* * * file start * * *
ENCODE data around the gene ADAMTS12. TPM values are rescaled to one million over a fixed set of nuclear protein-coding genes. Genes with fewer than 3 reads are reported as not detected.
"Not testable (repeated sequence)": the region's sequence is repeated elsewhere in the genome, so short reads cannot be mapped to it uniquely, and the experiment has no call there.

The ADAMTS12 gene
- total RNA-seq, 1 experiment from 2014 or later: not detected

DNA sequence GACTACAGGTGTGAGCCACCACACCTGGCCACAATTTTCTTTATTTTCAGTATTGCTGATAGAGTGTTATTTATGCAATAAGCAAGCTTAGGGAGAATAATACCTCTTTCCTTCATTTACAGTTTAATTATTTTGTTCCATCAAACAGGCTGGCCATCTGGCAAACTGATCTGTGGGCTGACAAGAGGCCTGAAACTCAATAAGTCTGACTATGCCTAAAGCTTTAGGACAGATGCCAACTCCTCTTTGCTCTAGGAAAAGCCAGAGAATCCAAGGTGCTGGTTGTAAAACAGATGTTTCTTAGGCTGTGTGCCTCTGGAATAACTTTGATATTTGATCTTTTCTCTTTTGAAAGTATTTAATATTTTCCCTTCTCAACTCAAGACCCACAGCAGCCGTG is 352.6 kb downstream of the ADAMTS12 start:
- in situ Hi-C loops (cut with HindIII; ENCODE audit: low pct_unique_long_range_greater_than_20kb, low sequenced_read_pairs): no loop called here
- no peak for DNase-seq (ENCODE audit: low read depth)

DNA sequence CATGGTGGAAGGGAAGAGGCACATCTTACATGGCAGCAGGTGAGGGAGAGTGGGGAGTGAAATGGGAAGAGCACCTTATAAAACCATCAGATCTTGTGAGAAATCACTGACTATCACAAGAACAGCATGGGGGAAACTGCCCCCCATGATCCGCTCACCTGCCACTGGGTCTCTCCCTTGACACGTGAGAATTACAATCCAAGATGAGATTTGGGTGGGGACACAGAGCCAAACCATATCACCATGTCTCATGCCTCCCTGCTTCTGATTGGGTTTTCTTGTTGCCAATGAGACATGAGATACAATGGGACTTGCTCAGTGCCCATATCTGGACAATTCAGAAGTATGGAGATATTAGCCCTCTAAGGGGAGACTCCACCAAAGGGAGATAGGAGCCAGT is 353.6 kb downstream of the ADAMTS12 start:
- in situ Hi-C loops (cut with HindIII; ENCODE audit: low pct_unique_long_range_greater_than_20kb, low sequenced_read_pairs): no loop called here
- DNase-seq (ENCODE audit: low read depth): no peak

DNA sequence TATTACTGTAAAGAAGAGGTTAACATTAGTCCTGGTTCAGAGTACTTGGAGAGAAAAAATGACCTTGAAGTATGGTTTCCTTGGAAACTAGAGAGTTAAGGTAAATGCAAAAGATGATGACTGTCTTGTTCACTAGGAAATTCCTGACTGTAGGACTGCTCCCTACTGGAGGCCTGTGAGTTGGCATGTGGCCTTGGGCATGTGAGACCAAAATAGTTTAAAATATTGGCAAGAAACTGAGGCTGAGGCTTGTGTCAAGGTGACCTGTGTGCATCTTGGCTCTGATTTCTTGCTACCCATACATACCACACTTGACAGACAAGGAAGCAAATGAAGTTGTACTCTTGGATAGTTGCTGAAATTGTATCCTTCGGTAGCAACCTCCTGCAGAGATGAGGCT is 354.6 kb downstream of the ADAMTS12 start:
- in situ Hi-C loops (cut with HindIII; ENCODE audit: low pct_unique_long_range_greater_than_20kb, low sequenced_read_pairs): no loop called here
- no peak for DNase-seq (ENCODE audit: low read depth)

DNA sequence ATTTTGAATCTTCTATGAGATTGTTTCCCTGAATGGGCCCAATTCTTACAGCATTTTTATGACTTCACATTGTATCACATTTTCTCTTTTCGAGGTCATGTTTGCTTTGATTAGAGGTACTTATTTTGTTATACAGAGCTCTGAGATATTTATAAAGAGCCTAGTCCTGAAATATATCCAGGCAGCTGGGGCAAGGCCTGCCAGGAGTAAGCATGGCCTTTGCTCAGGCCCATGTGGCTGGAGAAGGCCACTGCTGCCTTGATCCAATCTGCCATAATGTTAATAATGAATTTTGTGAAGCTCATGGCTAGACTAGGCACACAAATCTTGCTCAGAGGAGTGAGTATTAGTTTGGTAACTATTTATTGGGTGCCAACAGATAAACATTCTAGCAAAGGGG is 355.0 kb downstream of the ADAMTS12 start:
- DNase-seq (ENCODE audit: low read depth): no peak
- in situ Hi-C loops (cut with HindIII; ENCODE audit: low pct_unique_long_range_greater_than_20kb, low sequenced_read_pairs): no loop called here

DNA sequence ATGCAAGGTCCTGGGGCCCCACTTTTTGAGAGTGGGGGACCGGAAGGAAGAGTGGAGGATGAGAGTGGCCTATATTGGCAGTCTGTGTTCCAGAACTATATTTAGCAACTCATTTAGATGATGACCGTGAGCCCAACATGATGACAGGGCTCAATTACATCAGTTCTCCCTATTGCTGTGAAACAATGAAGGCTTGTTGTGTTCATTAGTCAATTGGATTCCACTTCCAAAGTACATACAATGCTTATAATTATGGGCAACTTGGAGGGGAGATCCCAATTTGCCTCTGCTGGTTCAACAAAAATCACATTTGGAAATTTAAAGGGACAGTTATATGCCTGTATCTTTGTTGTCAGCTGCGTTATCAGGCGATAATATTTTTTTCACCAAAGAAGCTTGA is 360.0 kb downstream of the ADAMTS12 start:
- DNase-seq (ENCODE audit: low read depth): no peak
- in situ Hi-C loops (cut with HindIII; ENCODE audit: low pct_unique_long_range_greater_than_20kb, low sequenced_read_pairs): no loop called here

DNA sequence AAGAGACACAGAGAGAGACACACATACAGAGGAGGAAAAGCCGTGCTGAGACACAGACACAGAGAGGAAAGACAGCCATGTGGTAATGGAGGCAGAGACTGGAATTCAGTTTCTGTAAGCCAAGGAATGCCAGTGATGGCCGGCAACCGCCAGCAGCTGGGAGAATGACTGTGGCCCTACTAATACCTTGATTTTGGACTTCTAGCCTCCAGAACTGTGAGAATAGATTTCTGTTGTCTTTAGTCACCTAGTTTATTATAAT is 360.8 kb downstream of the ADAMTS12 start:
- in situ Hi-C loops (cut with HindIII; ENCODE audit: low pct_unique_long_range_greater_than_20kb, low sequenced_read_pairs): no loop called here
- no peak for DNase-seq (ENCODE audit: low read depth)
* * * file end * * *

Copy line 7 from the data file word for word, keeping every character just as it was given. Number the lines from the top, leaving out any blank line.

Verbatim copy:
- no peak for DNase-seq (ENCODE audit: low read depth)